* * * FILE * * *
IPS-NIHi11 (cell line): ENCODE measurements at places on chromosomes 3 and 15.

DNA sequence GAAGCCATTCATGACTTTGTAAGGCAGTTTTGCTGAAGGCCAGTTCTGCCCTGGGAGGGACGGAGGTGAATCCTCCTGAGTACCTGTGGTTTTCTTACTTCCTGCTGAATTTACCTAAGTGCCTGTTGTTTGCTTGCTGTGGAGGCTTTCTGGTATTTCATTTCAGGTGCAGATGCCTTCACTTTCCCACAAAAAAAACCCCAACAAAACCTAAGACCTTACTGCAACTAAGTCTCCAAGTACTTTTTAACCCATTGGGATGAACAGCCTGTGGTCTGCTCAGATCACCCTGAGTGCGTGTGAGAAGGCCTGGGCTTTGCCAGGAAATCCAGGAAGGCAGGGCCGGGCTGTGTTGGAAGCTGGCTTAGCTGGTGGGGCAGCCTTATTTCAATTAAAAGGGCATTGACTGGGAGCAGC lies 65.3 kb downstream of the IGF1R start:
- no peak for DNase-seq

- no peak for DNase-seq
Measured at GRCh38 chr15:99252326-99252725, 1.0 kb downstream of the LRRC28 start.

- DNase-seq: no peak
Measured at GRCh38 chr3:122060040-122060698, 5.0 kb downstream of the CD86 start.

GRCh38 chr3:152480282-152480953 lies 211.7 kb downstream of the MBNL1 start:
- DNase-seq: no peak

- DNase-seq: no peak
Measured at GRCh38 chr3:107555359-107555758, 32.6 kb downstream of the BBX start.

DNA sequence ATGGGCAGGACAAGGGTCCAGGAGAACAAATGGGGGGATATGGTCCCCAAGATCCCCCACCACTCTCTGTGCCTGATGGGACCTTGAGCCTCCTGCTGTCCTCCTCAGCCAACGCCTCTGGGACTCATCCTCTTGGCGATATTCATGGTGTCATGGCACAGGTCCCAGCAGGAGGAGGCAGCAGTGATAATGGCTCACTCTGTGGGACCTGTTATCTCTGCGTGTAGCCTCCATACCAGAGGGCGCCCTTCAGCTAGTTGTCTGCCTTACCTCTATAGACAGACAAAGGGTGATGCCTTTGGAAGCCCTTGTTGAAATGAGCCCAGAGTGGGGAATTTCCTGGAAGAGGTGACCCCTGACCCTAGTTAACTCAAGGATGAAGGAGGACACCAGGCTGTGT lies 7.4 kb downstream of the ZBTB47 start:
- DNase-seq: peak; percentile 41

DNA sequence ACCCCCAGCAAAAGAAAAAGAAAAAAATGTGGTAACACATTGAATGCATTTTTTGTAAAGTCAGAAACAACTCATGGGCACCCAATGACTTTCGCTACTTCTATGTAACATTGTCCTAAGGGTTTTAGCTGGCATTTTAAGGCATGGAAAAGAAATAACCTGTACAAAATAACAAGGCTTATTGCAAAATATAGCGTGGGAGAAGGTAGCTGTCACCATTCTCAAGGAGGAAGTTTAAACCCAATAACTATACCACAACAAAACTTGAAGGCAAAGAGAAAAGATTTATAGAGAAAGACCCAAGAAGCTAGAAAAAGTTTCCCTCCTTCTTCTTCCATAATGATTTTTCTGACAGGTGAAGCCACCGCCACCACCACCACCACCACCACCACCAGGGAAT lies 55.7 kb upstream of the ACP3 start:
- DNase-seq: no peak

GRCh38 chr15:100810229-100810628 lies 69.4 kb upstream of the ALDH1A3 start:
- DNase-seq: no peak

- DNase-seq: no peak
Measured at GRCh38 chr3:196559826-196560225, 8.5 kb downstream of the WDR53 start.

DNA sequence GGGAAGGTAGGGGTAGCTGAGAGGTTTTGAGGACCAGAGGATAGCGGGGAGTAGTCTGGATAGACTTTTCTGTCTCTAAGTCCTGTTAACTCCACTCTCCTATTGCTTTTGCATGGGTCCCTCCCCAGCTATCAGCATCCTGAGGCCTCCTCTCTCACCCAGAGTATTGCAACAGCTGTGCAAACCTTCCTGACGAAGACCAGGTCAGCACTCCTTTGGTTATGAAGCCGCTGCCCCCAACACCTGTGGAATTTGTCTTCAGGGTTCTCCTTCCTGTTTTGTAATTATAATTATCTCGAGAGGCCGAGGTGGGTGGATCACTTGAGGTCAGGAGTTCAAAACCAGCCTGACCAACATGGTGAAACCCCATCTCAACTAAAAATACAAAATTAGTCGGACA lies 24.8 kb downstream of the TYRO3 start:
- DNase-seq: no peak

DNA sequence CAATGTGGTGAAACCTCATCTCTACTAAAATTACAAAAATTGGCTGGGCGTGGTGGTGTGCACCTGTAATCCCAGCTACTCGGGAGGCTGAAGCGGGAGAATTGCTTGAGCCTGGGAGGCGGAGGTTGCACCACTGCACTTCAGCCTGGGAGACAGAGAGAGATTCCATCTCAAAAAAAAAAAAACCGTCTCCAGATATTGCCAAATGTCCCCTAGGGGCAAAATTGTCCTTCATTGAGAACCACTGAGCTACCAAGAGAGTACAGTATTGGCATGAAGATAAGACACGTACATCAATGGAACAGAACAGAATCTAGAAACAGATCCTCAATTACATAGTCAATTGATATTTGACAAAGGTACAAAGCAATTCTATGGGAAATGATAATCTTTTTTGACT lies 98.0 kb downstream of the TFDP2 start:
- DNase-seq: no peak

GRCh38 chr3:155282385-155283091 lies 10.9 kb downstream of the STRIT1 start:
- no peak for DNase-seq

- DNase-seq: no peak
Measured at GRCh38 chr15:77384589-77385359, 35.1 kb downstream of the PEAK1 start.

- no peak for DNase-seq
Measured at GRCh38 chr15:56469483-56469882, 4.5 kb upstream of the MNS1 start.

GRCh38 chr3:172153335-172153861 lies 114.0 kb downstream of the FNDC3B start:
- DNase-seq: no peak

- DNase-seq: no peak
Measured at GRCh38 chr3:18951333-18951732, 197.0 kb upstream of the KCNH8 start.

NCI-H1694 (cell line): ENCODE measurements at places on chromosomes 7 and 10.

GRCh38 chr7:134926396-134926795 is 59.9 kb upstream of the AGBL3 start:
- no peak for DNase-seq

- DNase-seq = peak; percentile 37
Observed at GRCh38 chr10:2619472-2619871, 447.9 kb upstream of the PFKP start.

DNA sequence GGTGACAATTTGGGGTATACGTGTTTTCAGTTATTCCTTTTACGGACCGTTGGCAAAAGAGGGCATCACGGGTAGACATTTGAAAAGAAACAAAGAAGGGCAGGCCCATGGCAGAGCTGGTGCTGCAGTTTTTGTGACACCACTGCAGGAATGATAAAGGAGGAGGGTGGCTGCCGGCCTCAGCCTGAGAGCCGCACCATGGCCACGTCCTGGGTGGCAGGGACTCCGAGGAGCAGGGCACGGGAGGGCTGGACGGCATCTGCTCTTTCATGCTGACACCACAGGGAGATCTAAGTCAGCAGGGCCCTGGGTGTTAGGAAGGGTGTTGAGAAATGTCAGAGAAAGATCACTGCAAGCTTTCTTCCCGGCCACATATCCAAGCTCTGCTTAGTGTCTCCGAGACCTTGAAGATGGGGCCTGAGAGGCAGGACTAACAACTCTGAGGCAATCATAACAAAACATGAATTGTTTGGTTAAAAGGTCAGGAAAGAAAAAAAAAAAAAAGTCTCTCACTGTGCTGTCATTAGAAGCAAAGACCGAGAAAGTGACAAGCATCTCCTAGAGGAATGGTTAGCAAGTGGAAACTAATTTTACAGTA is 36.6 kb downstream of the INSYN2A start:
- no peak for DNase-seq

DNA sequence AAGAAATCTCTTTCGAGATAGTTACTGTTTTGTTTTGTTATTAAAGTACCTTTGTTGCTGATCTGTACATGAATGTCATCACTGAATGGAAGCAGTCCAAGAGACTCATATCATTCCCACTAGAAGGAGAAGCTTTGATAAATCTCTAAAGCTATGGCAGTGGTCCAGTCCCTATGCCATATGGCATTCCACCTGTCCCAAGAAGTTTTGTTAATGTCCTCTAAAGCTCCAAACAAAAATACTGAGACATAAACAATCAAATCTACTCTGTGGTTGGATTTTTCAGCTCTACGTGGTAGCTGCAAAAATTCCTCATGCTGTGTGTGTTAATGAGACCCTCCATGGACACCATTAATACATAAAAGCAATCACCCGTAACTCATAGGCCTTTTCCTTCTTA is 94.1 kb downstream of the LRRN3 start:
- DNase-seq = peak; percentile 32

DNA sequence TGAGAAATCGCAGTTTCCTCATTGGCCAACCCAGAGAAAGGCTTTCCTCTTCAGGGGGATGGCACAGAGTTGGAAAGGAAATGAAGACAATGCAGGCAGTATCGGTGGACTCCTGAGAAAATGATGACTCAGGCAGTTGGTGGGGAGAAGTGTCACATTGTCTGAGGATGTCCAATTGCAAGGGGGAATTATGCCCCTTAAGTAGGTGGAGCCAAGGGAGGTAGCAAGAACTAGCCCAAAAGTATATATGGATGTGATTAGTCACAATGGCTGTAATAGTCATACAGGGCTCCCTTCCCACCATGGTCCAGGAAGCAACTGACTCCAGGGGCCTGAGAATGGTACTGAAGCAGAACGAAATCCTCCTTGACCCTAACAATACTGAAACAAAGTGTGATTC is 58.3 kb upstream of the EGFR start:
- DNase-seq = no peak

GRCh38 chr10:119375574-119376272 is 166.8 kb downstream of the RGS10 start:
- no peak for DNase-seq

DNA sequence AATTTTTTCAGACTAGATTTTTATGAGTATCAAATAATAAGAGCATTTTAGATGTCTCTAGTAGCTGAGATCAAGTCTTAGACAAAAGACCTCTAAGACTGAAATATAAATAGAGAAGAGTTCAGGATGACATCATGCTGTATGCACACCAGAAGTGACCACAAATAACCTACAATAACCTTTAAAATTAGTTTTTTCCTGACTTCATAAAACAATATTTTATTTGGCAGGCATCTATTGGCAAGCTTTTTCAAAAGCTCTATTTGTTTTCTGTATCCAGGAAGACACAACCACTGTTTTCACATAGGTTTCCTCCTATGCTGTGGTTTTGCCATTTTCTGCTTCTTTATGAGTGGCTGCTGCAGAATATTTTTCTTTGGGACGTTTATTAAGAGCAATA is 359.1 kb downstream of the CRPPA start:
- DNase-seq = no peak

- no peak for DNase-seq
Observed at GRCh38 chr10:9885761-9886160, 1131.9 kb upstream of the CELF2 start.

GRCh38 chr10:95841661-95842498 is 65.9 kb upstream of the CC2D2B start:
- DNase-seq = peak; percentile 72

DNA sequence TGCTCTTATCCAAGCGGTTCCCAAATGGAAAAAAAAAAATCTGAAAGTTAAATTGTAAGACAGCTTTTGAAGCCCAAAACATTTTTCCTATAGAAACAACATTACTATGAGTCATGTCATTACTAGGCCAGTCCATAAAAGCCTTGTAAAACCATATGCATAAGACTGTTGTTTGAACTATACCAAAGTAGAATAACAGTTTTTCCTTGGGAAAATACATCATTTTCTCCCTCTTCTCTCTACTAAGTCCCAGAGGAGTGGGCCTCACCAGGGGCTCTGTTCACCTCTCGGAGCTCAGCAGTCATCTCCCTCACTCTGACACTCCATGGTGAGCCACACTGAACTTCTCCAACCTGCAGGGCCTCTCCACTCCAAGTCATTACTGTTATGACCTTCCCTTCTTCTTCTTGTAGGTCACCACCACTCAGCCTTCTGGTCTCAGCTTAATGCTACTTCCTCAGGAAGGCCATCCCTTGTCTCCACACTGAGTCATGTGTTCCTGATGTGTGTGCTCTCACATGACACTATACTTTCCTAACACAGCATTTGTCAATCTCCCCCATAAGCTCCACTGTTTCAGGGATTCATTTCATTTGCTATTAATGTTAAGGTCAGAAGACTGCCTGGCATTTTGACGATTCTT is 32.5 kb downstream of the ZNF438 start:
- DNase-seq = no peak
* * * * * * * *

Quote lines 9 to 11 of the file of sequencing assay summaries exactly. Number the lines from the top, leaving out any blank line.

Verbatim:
- DNase-seq: no peak

- DNase-seq: no peak
Measured at GRCh38 chr3:107555359-107555758, 32.6 kb downstream of the BBX start.